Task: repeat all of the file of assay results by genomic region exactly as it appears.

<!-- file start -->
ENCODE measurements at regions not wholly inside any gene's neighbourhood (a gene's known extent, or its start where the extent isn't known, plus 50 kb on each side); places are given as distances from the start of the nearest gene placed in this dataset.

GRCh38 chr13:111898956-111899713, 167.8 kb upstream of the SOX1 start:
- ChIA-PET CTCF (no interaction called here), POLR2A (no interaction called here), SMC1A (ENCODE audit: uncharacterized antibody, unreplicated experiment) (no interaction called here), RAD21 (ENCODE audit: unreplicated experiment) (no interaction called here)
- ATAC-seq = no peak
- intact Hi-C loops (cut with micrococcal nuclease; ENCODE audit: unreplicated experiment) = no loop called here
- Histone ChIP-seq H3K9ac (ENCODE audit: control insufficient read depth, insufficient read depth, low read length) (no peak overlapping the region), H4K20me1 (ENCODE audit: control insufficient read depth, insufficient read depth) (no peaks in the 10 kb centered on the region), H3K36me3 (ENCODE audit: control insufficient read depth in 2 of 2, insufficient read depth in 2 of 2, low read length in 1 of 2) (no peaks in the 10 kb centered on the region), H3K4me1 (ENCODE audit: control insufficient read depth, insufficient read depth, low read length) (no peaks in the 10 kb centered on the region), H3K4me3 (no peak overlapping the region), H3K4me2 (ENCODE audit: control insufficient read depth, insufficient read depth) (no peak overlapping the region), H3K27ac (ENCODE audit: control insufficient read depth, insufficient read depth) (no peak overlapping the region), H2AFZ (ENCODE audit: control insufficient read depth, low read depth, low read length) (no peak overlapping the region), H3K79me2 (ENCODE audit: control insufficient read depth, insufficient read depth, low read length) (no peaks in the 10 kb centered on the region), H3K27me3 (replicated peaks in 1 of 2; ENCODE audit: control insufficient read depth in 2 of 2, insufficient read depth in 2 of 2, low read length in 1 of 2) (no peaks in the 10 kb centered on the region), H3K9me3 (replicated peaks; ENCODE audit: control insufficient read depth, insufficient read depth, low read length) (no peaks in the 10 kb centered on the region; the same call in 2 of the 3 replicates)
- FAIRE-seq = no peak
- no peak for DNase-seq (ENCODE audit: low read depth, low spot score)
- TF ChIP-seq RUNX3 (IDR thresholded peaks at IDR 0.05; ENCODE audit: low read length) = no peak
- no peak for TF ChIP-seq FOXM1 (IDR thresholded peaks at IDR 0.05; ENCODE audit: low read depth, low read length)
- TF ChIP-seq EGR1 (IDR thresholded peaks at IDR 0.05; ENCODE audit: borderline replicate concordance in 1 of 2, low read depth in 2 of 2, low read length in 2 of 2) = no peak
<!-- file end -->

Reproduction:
ENCODE measurements at regions not wholly inside any gene's neighbourhood (a gene's known extent, or its start where the extent isn't known, plus 50 kb on each side); places are given as distances from the start of the nearest gene placed in this dataset.

GRCh38 chr13:111898956-111899713, 167.8 kb upstream of the SOX1 start:
- ChIA-PET CTCF (no interaction called here), POLR2A (no interaction called here), SMC1A (ENCODE audit: uncharacterized antibody, unreplicated experiment) (no interaction called here), RAD21 (ENCODE audit: unreplicated experiment) (no interaction called here)
- ATAC-seq = no peak
- intact Hi-C loops (cut with micrococcal nuclease; ENCODE audit: unreplicated experiment) = no loop called here
- Histone ChIP-seq H3K9ac (ENCODE audit: control insufficient read depth, insufficient read depth, low read length) (no peak overlapping the region), H4K20me1 (ENCODE audit: control insufficient read depth, insufficient read depth) (no peaks in the 10 kb centered on the region), H3K36me3 (ENCODE audit: control insufficient read depth in 2 of 2, insufficient read depth in 2 of 2, low read length in 1 of 2) (no peaks in the 10 kb centered on the region), H3K4me1 (ENCODE audit: control insufficient read depth, insufficient read depth, low read length) (no peaks in the 10 kb centered on the region), H3K4me3 (no peak overlapping the region), H3K4me2 (ENCODE audit: control insufficient read depth, insufficient read depth) (no peak overlapping the region), H3K27ac (ENCODE audit: control insufficient read depth, insufficient read depth) (no peak overlapping the region), H2AFZ (ENCODE audit: control insufficient read depth, low read depth, low read length) (no peak overlapping the region), H3K79me2 (ENCODE audit: control insufficient read depth, insufficient read depth, low read length) (no peaks in the 10 kb centered on the region), H3K27me3 (replicated peaks in 1 of 2; ENCODE audit: control insufficient read depth in 2 of 2, insufficient read depth in 2 of 2, low read length in 1 of 2) (no peaks in the 10 kb centered on the region), H3K9me3 (replicated peaks; ENCODE audit: control insufficient read depth, insufficient read depth, low read length) (no peaks in the 10 kb centered on the region; the same call in 2 of the 3 replicates)
- FAIRE-seq = no peak
- no peak for DNase-seq (ENCODE audit: low read depth, low spot score)
- TF ChIP-seq RUNX3 (IDR thresholded peaks at IDR 0.05; ENCODE audit: low read length) = no peak
- no peak for TF ChIP-seq FOXM1 (IDR thresholded peaks at IDR 0.05; ENCODE audit: low read depth, low read length)
- TF ChIP-seq EGR1 (IDR thresholded peaks at IDR 0.05; ENCODE audit: borderline replicate concordance in 1 of 2, low read depth in 2 of 2, low read length in 2 of 2) = no peak